The US said it was “appalled by the horrific reports” but that it did not foresee sending US troops to Syria.

However, the US is no longer ruling out supplying weapons to the rebels.

More than 70,000 people are estimated to have been killed since the conflict erupted in March 2011.

Jim Muir BBC News, Beirut
Two air strikes in 48 hours does indeed start to look perilously like the involvement in Syria’s internal crisis the Israelis have always said they want to avoid, especially when they are visibly taking out military targets on the very edge of Damascus.

Politically such attacks strengthen the Syrian regime in regional and domestic terms, and embarrass the rebels, who are cast as actors in a Western-directed plot to undermine resistance to Israel.

Israel has said that its only concern is to prevent advanced weapons being handed over to Hezbollah. Objectively it would be hard to see Israel’s interest in helping trigger an uncontrolled collapse of the regime, leaving the field open to rebel groups among which Islamist radicals currently make the running.

But if the Friday and Sunday attacks herald a pattern of mounting Israeli involvement, it may be increasingly hard to keep the two strands separate.

Lebanon’s President Michel Suleiman. Photo by Reuters

Lebanon’s president condemns reported Israel Air Force flyovers, urges world to intervene

Michel Suleiman brands alleged Israeli sorties into Lebanon’s air space as a continuation of Israel’s ‘policies of aggression.’

By Jack Khoury, Ha’aretz
May 04, 2013

Lebanese President Michel Suleiman has condemned a series of sorties by Israel Air Force jets, which, according to reports in Lebanon, violated the country’s air space on Friday morning.

Suleiman called on the United Nations and the international community on Friday to press Israel to stop breaching Lebanon’s sovereignty, saying that such flyovers are a blatant violation of UN Resolution 1701. He further branded them as “a continuation of Israel’s policy of aggression” as he urged world powers to intervene on his country’s behalf.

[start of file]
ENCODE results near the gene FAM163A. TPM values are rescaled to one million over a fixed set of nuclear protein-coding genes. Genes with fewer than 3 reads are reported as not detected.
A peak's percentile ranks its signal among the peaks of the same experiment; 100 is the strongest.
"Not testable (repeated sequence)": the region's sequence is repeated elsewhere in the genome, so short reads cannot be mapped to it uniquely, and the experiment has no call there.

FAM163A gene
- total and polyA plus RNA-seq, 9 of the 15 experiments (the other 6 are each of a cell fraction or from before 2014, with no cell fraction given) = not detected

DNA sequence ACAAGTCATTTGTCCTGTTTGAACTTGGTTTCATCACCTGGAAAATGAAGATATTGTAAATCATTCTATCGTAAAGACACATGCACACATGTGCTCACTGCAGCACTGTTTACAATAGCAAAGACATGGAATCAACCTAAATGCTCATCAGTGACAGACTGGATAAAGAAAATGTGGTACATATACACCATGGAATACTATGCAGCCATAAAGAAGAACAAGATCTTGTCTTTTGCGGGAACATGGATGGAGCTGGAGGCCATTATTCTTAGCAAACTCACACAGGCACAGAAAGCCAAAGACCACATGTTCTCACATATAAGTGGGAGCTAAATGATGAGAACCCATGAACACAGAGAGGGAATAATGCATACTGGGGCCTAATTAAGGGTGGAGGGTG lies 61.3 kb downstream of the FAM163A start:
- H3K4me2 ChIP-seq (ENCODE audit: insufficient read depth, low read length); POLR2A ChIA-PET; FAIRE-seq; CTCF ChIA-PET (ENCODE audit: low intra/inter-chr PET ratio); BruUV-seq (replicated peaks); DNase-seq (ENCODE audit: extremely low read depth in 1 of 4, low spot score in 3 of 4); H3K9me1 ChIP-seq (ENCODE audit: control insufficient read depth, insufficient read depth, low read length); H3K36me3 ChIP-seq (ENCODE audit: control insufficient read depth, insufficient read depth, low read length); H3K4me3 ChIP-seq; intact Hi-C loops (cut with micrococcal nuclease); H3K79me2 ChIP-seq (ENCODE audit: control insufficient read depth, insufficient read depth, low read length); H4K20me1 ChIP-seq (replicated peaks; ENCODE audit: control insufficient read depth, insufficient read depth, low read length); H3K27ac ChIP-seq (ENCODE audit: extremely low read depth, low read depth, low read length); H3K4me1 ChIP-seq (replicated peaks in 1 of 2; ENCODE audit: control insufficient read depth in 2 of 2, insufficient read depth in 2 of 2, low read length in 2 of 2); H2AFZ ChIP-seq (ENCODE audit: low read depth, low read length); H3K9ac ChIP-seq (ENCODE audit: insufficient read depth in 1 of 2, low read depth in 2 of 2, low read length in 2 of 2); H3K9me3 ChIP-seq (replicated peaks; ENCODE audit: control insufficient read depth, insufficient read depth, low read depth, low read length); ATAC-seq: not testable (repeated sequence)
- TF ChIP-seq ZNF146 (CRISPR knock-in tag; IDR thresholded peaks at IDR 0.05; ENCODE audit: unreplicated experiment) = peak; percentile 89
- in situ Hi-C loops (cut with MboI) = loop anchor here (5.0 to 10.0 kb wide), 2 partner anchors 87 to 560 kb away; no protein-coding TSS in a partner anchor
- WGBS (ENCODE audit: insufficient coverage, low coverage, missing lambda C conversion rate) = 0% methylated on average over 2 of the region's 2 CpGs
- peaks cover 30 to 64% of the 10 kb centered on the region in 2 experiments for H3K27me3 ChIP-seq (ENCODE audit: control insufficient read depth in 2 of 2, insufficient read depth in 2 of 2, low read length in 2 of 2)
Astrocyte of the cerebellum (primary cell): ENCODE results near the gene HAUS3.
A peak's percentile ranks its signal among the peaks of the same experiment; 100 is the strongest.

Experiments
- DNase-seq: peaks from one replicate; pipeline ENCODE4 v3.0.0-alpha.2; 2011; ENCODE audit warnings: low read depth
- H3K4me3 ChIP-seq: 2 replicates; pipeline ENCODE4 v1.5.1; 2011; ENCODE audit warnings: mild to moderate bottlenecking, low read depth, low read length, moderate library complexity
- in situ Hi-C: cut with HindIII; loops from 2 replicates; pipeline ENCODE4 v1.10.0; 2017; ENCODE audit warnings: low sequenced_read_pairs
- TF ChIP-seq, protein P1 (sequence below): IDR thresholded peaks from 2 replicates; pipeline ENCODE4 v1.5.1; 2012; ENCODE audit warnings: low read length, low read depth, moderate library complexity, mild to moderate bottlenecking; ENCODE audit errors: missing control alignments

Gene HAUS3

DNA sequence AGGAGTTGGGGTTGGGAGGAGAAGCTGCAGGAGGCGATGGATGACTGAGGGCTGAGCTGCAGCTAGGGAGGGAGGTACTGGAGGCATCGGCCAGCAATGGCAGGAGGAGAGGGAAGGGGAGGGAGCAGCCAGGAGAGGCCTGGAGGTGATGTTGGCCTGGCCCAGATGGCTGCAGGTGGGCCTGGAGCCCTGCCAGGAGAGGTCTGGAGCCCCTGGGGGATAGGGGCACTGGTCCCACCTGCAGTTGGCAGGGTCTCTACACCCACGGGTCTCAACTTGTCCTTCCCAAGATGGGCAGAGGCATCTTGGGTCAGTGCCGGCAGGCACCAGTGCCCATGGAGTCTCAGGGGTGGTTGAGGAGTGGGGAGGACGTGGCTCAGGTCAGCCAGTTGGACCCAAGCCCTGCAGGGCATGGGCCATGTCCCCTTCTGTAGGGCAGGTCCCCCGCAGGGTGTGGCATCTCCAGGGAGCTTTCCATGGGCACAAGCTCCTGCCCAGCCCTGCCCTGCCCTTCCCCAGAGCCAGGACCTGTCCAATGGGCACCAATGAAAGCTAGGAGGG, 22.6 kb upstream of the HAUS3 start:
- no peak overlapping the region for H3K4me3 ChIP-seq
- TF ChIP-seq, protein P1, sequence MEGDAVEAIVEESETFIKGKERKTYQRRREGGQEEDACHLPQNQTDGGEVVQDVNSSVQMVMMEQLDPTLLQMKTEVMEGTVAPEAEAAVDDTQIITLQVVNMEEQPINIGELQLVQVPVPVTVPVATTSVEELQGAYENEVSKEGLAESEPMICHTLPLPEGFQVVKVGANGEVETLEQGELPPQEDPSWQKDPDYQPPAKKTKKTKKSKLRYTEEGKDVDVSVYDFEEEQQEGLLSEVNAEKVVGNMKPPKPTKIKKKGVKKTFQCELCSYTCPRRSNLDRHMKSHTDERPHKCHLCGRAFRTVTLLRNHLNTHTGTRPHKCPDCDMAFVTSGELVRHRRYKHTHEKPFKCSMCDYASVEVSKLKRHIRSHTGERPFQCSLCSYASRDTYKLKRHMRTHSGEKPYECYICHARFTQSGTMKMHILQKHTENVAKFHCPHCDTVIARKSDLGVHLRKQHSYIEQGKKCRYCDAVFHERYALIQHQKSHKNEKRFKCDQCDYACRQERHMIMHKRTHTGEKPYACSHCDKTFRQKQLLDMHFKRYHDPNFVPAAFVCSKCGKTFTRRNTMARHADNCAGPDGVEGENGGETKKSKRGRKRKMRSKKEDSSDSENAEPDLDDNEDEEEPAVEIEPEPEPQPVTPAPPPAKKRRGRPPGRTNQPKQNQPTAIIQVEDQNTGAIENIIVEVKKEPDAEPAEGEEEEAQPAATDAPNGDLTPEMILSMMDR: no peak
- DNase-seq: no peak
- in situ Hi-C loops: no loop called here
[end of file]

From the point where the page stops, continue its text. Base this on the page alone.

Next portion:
The remarks, released in a statement on Friday, followed reports of IAF planes coasting over the southern Lebanese sector of Marjayoun and Al Khayyam up to the Beqaa valley in the east. According to these reports, some of the planes simulated low altitude attacks, as part of activity which started on Thursday.

The president’s comments were reiterated by Lebanese Foreign Minister Adnan Mansouron Saturday morning, following reports of continued sorties by IAF planes over the Beqaa Valley and Baalbek.

UNIFIL forces in southern Lebanon reported that two brigades conducted exercises in the area, including searches for unexploded bombs and weapons.

Israeli sorties over Lebanon have been reported for several months now. These reports have appeared on Lebanese websites ever since reports surfaced regarding an Israeli attack in Syria which targeted chemical weapons stockpiles, as well as following two recent incidents involving unmanned drones which originated in Lebanon.


It is assumed that the Israeli attack was launched from Lebanese airspace probably using the Israeli Air Force’s “stand-off” bombs which are able to cover significant distances and enable Israel to strike a Syrian facility without entering Syrian territory.

Stand-off, time allowed for those launching missile to leave the area and avoid retaliation.  Stand-off weapons, guided by GPS,  have been developed by the US Department of Defense and by Israel. They were part of the recent major arms package for Israel, Saudi Arabia and the UAE.

Qualitative Military Edge
Maintaining Israel’s QME in the region has long been the USA’s unofficial doctrine for its military aid to Israel. It was made official in the 2012 United States-Israel Enhanced Security Cooperation Act. See New US law will extend Israel’s air-strike range and
This is the law: that the US help Israel preserve its qualitative military edge